Holidays, history, and calendars

Icon - Question - red watercolor question mark

One question that keeps coming up is “Didn’t the Christians steal their holidays from the Pagans?”. The short answer is “No.”

The longer answer is still no, but with a bunch more details.

(I am not doing a fully sourced academic essay here, but I am pointing at resources with extensive sources and citations: consider this a summary, rather than independent research.)

Before we start, let’s define our terms:

If we’re going to say a holiday is ‘stolen’, it seems to me that a couple of things have to be true:

  • It has to have the same date (or method of date construction) as the holiday it’s ‘stealing’ from.
  • It has to have more points of similarity than the date and “Hey, religious celebrations often involve gathering people around food.”
  • It has to be stolen from a culture it could reasonably have had contact with.
  • You have to take into account seasonal similarities and the nature of – well, nature – when it comes to the outward implications of a particular holiday. (For an example, see my discussion of greenery at Christmas, below.)

So, given those points, let’s look at three holidays: Christmas, Easter, and All Saints Day

Red watercolor decorative diamonds

Christmas:

It is not until the fourth century that we see the birth of Jesus given as late December (and in the Eastern church, it was January 6th for a long time.) Before then, it was just not a celebration of interest.

As for the eventual selection of December 25th, one popular argument is hard to support when you actually look at the evidence. This runs that the early Christians deliberately selected December 25th in order to mask their own celebrations in the general riotous celebrations of the Roman Saturnalia, and then later the celebration of Sol Invictus (as instituted by Aurelian in 274 CE.)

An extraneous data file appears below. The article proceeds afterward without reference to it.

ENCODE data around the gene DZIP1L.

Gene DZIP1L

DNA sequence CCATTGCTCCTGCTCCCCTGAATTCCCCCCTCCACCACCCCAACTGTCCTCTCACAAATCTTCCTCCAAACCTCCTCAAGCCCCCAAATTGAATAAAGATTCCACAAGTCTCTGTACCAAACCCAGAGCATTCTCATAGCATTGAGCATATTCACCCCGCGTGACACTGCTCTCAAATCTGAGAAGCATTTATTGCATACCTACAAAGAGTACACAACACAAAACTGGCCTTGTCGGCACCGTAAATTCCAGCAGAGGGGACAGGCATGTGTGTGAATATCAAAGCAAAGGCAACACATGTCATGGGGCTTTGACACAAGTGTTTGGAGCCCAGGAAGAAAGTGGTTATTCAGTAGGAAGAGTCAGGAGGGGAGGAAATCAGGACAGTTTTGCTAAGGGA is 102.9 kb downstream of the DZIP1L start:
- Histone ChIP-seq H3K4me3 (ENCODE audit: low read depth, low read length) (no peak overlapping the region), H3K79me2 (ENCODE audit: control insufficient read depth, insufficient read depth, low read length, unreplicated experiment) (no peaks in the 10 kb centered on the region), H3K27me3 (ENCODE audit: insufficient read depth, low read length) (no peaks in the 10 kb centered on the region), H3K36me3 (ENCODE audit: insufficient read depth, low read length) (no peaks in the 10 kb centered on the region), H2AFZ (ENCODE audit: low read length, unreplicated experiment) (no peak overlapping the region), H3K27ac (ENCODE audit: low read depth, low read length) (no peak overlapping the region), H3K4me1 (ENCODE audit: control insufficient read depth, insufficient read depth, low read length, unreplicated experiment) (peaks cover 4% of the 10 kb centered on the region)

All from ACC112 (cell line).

Here’s the problem: it doesn’t show up in any of the relevant early Christian writings. Certainly, some of them – Ambrose, in the 4th century – talk about Jesus as the true sun, or the related symbology of Jesus and his Father outshining the Pagan gods. But what there isn’t is any hint at manipulating the calendar to take advantage of the Pagan festivals.

It’s only in the 12th century that we see this idea that the early Christians moved the date deliberately (from January 6 to December 25)  – and it pretty much all comes from a minor commentator, and from much later scholars latching onto that one bit of information to demonstrate their superiority and other points. (The 18th and 19th centuries are full of this kind of thing: that it is common does not make it right. Or good scholarship.

In addition, the reason for the date is not derived from “Hey, let’s appropriate Christmas”, but rather a backward analysis: the Christian Church for a while set the date of the death of Jesus at March 25th, and decided that because Jesus was perfect, he died on the day he was conceived. 9 months (a ‘perfect pregnancy’) from March 25th is December 25th. Short version: some people have obsessions with calendars and making things fit into them. This does not always make for sensible theology.

Here’s the other problem: most of the references to the appropriation of Pagan customs mention customs common to Northern European Paganism. At a time when early Christianity was not in much contact with Northern European Paganism. While certainly a number of the cultural trappings have come through over time, there’s actually some very practical reasons for this.